The Acanthus Group is frequently asked to restore wood floors. Over the course of its career, The Acanthus Group has worked on a variety of flooring projects including refinishing existing flooring, using salvaged antique flooring rescued from buildings slated for demolition, or even milling new flooring out of old beams. We have encountered and worked with a variety of wood in our projects including white pine, yellow pine, chestnut, maple, red oak, white oak, and poplar.
While most people admire the beauty and character of old wood flooring, it is often taken for granted. It is commonly thought that wood flooring is easily renewed by simply sanding it and applying several coats of finish. This is an incorrect assumption that often leads to irreversible damage.
In terms of refinishing, the worst thing that could be done is to aggressively remove the finish using the common drum sander. Along with the finish, drum sanders easily remove a 1/16 – 1/8” inch of wood from the surface of the floorboards. One only needs to do some easy math to realize that most wood flooring can only withstand one to two treatments such as this before it is ruined. A common problem we see is flooring sanded to such an extent that the surface has been ground down, exposing the interlocking tongues and grooves. We have also seen thin narrow strip flooring, common in late 19th and early 20th century homes, sanded so much that there is hardly any material left and leaving complete replacement as the only option.
The Acanthus Group has become adept at assessing the condition of historic wood flooring and choosing the appropriate course of restoration. We routinely err on the side of being less aggressive in our restoration approach. The Acanthus Group has developed several refinishing strategies for wood floors.
In some cases, especially when the existing floor finish can be determined, is it is possible to gently abrade the floor surface then follow with a thorough cleaning. The last step is to then apply several coats of the same floor finish. This is generally the least time-intensive and most cost-effective option.
Often, it is necessary to completely remove the existing finish. In these cases, we prefer to use a four disc floor sander that is far less aggressive than the commercial drum sanders. The disc sander allows us to minimize the amount of wood removed from the surface and thus extends the life of the floor.
In cases where we encounter a floor that can not withstand any more sanding we are left with one alternative: chemical stripping. This route is without question the most labor-intensive and expensive. However, it does afford the opportunity to preserve the original flooring and is in most cases cheaper than replacing the floor.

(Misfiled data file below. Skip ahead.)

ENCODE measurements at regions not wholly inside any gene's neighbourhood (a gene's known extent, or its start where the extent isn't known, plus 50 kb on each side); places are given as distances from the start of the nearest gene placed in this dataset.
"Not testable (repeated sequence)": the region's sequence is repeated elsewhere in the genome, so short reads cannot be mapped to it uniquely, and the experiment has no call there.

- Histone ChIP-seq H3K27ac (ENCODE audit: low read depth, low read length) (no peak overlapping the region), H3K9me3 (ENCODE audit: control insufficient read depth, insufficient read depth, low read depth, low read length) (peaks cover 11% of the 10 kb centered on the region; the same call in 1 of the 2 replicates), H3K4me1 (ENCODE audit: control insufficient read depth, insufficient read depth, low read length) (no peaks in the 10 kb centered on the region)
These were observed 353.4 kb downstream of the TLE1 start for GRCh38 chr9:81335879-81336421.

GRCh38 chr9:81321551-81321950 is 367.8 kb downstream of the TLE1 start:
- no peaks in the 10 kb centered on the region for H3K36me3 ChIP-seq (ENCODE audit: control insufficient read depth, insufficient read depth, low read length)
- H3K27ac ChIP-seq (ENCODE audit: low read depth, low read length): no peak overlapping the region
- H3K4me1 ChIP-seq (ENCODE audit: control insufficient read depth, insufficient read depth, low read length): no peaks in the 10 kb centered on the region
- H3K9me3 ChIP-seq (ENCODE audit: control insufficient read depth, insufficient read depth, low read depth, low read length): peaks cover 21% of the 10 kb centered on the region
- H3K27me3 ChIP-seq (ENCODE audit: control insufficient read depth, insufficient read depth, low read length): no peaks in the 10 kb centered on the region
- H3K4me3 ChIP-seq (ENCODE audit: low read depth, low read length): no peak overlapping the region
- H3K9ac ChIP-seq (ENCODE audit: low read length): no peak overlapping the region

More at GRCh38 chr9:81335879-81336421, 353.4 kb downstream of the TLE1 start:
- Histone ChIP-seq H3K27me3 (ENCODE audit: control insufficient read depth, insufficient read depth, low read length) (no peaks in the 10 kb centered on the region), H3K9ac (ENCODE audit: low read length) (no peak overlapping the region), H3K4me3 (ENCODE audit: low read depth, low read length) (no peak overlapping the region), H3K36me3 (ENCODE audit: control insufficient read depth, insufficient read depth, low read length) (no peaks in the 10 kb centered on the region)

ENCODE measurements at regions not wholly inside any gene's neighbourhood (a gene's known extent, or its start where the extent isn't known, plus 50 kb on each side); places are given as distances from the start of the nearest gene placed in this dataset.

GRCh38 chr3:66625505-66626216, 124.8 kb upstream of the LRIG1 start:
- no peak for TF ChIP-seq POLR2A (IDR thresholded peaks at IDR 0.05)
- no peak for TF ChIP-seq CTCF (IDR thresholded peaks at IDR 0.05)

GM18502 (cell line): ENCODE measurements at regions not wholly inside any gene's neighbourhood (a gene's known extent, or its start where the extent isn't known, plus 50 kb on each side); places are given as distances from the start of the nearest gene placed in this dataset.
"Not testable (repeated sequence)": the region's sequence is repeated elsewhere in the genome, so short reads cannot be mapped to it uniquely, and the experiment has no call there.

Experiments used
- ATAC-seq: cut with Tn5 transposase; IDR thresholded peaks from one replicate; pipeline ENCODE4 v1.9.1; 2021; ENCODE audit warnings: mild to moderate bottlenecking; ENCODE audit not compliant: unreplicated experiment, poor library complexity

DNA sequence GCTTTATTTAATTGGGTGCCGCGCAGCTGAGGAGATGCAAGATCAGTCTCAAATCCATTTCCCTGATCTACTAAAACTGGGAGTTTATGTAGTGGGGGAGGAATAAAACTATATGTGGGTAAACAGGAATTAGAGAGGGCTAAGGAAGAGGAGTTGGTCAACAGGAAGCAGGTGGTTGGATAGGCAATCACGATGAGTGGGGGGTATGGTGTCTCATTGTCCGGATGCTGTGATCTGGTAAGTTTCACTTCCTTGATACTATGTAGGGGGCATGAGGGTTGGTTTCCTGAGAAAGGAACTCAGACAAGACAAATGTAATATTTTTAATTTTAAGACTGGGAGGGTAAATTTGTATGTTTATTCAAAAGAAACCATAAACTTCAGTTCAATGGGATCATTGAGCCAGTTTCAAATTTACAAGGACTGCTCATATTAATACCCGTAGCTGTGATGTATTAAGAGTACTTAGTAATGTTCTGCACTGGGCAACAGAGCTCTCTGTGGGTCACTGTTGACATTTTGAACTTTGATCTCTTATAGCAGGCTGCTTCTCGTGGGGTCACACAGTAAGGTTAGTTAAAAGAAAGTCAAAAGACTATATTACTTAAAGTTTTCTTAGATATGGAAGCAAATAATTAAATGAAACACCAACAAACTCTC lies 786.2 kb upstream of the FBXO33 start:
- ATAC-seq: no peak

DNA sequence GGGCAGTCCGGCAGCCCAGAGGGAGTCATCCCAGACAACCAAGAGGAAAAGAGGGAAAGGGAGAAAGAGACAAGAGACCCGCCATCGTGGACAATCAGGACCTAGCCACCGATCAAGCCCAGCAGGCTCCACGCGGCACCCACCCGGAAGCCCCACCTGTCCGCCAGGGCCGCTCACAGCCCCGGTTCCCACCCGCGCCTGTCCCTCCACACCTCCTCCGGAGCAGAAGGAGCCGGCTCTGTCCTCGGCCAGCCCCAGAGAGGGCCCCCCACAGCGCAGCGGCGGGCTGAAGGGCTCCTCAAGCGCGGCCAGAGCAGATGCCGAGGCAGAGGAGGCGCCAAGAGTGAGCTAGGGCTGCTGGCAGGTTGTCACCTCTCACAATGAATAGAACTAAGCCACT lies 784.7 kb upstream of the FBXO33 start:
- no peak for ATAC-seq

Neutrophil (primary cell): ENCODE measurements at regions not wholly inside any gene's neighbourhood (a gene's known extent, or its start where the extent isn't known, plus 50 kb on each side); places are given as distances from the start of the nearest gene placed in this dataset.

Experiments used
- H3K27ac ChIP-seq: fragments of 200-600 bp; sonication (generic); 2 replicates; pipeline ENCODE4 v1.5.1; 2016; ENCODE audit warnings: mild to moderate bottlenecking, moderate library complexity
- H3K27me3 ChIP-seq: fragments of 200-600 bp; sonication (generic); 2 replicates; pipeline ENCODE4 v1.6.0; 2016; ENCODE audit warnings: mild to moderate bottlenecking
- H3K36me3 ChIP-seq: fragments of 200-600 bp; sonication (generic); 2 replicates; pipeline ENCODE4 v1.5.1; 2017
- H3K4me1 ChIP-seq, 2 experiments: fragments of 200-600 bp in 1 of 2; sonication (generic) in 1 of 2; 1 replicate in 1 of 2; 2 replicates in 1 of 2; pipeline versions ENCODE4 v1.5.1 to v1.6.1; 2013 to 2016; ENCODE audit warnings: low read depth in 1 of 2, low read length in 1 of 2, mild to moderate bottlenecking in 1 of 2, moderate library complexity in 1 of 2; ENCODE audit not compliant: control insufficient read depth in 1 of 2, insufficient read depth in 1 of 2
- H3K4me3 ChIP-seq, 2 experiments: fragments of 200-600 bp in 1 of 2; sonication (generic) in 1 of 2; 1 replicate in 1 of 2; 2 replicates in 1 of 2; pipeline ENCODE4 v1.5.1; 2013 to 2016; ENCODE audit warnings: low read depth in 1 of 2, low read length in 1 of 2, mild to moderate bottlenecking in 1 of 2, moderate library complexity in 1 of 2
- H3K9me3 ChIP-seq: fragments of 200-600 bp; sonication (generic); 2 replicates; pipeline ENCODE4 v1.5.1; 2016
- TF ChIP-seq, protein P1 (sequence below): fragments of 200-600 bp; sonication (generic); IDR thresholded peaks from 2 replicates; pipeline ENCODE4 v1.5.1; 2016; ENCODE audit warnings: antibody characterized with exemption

In terms of floor replacement, there are varying degrees to which this is necessary. The best case scenario is patching one or several boards that have been damaged. Aside from excessive sanding, common problems that necessitate patching include termite or water damage, and holes from abandoned plumbing and electrical lines. In cases such as these, the damaged wood is carefully removed. Replacement boards are then milled from antique lumber that match the species of wood used for the floor. After the replacement boards are inserted into the floor, they are then stained and varnished to exactly match the surrounding surfaces. It is certainly possible to replace damaged sections of flooring without having to refinish the entire floor.
The worst case scenario is replacing the entire floor. When it is required to replace an entire floor we try to use either flooring salvaged from old buildings or flooring milled from antique timbers. The use of these flooring options allows us to more accurately match the existing flooring in the structure. Following installation, the flooring is typically sanded and finishes are applied according to the client’s specifications.
Why do you prefer to use antique wood for your flooring rather than new wood?
Antique wood most often has a richer color and tighter grain that allows for a better match to the existing flooring in the structure. Also, using recycled wood has less impact on the environment than wood that is newly harvested.
When it comes to restoration, I am a purist. What can be done to match the handcrafted look of pre Industrial Age flooring?
When working on 18th and early 19th Century homes, The Acanthus Group has actually gone to the lengths of using wide, random-width boards, hand-planing the surfaces, and face nailing them with cut or even wrought iron nails.
I have a damaged section of flooring, how do you relace it so it will match?
Sometimes we can take flooring from an area that is not seen, like a closet, and use it to replace the damaged section. If not, we like to use reclaimed wood so that the color and grain matches better. Finally, we color match the replaced section so that it blends in seamlessly with the original floor.